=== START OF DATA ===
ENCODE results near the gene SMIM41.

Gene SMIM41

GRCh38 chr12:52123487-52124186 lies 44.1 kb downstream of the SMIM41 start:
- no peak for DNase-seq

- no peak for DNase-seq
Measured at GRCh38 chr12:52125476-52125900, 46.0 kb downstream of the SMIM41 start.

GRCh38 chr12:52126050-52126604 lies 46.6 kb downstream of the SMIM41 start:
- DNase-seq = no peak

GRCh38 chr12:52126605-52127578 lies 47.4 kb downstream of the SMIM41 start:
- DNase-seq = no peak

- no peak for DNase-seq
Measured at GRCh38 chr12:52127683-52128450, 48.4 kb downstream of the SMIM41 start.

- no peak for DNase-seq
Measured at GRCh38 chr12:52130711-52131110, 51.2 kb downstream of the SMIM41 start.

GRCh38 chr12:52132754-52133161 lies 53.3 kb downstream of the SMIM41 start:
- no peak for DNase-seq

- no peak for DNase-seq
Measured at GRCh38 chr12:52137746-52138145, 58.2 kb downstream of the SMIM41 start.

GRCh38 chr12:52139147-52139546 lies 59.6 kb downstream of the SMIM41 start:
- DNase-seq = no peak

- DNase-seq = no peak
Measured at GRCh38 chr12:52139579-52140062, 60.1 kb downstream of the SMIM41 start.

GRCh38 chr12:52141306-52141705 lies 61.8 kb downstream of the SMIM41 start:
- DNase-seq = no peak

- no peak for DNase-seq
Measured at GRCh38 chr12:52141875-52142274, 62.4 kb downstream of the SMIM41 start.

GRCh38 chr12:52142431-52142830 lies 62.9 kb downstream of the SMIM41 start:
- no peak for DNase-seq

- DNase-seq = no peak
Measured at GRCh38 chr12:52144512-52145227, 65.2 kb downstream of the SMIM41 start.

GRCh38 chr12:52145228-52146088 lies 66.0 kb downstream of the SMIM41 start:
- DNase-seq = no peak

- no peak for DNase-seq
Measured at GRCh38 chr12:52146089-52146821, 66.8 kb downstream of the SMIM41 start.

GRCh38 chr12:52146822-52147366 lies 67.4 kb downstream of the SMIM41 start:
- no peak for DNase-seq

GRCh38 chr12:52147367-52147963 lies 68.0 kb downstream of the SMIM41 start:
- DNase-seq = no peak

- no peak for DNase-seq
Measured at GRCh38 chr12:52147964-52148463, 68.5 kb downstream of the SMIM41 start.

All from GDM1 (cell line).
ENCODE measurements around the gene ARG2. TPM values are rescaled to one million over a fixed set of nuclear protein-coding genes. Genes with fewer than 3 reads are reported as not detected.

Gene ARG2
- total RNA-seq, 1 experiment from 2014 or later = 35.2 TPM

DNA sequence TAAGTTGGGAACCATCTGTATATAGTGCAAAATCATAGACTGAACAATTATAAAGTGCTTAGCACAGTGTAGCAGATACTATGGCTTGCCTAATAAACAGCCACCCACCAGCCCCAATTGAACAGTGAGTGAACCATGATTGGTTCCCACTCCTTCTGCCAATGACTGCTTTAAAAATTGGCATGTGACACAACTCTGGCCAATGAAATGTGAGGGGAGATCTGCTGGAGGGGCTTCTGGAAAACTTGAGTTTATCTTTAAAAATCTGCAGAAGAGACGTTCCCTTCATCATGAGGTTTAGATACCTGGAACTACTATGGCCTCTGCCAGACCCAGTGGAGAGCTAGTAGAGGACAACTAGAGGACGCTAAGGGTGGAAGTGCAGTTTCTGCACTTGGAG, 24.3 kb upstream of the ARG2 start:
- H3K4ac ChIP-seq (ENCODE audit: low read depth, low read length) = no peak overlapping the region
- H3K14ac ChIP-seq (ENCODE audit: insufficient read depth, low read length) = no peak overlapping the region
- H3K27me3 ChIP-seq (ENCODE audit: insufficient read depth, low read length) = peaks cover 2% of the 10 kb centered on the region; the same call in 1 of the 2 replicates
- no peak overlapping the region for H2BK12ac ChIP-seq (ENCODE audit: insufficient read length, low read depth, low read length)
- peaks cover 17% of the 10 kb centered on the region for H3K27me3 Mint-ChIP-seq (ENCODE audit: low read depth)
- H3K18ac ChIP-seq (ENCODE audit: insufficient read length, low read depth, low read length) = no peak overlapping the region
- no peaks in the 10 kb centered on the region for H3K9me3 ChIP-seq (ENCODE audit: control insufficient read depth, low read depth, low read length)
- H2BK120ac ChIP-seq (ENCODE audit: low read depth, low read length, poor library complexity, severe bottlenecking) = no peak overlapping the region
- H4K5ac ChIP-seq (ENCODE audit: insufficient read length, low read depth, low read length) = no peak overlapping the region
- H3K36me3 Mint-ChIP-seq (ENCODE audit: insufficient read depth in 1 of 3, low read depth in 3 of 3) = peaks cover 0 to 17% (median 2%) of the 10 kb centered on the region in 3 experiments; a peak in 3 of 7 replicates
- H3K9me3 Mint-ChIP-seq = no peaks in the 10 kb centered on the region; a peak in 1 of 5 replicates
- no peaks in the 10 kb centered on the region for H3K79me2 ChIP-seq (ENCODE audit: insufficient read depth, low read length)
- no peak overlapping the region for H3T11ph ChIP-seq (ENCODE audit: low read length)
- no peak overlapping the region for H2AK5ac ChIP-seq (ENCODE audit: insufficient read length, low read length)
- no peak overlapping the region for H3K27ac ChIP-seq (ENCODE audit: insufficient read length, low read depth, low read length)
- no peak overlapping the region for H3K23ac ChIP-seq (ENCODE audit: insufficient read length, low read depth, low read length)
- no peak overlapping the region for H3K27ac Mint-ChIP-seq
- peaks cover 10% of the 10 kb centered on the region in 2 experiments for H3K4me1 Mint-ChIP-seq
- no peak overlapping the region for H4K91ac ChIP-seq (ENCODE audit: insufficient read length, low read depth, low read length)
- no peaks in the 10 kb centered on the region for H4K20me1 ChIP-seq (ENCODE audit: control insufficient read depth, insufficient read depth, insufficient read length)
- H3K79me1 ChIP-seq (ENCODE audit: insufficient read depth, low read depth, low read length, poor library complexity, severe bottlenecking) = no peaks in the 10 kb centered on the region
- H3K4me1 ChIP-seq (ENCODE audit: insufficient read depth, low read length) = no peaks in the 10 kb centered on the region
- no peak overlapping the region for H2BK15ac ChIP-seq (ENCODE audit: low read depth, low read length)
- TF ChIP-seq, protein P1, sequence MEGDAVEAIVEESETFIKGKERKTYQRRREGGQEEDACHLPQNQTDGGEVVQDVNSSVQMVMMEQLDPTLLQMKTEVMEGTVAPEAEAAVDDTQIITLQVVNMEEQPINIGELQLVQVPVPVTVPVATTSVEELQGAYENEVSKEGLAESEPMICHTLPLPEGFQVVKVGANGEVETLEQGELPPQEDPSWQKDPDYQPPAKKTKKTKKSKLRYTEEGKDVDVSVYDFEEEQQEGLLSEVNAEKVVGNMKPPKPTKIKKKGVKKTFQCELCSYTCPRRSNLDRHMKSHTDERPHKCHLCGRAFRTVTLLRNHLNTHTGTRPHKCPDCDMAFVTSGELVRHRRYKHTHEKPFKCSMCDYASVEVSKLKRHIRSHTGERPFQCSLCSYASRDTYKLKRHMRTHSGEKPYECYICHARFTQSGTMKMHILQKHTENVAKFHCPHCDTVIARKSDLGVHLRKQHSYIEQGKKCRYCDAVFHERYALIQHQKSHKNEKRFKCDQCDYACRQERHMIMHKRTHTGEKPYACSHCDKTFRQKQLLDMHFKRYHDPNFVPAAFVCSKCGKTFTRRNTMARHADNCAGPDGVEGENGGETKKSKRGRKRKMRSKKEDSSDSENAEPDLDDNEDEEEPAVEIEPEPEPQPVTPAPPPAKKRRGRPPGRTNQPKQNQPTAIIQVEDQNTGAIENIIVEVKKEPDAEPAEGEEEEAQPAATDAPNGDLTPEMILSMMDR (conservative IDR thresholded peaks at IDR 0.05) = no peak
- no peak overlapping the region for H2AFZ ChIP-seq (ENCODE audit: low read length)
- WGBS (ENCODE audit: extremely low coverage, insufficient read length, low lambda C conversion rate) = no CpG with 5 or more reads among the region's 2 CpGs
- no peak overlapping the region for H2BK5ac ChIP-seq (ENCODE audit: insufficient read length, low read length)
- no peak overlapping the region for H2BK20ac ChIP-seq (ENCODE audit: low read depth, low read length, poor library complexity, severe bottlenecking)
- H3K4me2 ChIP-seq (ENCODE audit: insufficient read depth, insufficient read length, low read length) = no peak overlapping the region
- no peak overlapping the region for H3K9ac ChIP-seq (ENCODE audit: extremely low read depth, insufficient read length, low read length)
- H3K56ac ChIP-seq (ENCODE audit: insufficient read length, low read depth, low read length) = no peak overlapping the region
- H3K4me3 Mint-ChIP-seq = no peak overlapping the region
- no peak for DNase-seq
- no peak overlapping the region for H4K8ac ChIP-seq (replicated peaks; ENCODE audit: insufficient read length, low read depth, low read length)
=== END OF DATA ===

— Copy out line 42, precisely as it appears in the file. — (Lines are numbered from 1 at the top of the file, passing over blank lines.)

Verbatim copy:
ENCODE measurements around the gene ARG2. TPM values are rescaled to one million over a fixed set of nuclear protein-coding genes. Genes with fewer than 3 reads are reported as not detected.